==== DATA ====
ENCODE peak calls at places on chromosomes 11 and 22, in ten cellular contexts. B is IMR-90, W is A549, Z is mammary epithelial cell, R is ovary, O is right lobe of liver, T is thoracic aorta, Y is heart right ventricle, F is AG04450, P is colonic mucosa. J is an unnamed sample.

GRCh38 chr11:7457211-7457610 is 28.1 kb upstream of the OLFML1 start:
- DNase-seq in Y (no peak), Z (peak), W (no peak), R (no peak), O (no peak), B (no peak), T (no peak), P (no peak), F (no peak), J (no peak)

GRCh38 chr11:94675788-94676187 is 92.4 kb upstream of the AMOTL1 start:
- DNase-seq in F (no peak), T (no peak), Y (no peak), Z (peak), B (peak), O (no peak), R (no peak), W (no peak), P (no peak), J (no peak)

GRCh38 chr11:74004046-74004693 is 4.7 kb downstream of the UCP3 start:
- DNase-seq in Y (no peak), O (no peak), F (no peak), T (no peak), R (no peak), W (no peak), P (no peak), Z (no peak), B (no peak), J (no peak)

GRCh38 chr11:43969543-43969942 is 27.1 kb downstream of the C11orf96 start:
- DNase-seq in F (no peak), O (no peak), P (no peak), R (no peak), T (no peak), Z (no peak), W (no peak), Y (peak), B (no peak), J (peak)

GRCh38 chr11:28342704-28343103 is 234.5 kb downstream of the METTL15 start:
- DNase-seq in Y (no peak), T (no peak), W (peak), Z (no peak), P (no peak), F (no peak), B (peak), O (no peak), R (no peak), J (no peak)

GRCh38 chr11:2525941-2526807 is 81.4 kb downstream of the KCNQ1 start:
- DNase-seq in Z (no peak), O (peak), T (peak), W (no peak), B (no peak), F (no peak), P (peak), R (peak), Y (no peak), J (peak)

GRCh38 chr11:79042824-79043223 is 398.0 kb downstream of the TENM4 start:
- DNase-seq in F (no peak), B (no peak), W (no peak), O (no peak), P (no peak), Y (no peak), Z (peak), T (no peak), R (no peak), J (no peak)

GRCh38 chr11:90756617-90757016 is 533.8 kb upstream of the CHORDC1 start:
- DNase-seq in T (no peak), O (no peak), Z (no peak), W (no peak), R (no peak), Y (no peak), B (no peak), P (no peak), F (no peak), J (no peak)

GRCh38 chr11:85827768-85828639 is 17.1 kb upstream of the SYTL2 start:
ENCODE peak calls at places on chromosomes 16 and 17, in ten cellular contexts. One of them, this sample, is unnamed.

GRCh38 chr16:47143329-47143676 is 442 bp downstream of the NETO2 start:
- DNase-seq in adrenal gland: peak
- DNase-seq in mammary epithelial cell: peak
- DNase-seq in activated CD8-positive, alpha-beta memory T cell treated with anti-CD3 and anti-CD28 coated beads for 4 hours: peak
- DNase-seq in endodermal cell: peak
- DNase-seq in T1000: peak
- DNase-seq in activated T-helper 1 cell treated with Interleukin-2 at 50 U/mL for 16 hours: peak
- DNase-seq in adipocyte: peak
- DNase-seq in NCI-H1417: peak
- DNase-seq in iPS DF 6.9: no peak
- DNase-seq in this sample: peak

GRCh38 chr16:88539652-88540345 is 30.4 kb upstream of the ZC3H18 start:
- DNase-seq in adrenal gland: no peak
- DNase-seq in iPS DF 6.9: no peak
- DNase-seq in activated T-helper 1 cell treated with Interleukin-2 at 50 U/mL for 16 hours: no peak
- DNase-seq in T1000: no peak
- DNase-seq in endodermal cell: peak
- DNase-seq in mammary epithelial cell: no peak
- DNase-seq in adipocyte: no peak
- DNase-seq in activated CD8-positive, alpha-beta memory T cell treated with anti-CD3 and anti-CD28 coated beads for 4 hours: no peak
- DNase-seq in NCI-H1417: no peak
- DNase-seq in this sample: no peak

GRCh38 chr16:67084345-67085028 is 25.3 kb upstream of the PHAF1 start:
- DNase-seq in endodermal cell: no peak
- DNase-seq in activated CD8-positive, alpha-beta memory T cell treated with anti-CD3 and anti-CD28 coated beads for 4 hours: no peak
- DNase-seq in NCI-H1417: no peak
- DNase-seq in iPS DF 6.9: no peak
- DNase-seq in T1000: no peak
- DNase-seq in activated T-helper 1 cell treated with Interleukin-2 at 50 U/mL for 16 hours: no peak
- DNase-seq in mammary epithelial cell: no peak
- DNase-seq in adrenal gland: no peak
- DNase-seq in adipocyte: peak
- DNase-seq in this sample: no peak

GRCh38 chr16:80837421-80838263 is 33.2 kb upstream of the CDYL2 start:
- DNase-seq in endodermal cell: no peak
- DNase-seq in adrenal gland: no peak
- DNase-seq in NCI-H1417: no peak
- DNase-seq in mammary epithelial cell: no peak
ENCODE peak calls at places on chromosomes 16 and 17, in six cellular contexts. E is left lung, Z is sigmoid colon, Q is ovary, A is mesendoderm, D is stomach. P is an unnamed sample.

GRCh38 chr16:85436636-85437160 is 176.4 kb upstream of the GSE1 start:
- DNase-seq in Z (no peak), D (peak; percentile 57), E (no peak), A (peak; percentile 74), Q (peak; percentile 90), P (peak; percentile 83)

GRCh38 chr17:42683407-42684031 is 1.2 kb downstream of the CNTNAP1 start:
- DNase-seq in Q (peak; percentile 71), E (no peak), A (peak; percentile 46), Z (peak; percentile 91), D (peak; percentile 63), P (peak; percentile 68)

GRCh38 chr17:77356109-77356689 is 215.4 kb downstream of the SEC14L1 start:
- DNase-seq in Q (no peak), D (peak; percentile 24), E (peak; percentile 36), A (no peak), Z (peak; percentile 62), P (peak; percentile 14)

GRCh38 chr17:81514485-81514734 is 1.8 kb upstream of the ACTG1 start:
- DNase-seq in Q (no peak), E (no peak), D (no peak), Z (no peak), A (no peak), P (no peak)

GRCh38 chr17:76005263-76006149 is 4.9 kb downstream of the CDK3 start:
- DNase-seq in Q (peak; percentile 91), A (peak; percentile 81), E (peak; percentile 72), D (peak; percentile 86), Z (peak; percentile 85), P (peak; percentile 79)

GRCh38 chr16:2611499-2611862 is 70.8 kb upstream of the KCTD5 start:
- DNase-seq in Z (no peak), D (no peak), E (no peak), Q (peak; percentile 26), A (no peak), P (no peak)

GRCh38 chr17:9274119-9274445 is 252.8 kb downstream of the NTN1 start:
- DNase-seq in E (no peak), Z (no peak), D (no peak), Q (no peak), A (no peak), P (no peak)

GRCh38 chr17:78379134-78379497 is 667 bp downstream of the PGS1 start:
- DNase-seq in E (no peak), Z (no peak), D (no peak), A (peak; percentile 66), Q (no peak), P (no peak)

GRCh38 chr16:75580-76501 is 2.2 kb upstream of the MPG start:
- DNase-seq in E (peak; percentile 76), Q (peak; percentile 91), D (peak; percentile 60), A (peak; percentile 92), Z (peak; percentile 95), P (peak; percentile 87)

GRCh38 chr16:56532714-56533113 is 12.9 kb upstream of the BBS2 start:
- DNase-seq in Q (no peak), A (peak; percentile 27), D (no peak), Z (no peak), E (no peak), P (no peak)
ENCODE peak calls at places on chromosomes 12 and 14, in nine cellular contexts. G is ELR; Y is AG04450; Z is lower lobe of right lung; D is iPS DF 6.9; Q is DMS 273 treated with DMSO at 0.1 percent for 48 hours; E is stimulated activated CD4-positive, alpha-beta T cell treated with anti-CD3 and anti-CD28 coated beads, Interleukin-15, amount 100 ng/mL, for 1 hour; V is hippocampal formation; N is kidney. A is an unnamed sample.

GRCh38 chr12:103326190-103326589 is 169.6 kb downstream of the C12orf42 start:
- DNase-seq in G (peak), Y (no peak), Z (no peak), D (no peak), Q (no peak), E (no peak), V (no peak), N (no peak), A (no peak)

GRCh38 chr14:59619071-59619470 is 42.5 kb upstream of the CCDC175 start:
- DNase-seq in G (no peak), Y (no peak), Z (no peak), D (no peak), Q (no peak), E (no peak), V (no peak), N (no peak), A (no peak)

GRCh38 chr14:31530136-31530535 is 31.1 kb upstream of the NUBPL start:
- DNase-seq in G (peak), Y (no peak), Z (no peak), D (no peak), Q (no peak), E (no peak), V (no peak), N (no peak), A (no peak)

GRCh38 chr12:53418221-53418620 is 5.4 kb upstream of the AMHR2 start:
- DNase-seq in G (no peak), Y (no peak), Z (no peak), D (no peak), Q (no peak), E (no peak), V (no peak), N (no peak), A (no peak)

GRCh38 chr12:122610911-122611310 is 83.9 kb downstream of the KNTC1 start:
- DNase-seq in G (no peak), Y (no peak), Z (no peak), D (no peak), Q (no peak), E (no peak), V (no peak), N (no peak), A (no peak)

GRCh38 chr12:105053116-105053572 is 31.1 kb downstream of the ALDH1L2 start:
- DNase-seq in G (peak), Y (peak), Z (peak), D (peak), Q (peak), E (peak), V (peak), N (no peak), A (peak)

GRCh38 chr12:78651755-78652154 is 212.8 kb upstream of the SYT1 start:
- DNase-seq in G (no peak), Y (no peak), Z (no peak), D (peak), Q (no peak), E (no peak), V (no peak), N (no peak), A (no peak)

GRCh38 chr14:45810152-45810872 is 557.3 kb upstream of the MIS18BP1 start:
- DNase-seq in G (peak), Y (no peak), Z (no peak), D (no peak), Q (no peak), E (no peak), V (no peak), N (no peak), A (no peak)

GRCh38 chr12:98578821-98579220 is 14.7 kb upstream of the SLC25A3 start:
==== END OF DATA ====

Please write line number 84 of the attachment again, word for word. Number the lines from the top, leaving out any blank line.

GRCh38 chr14:31530136-31530535 is 31.1 kb upstream of the NUBPL start: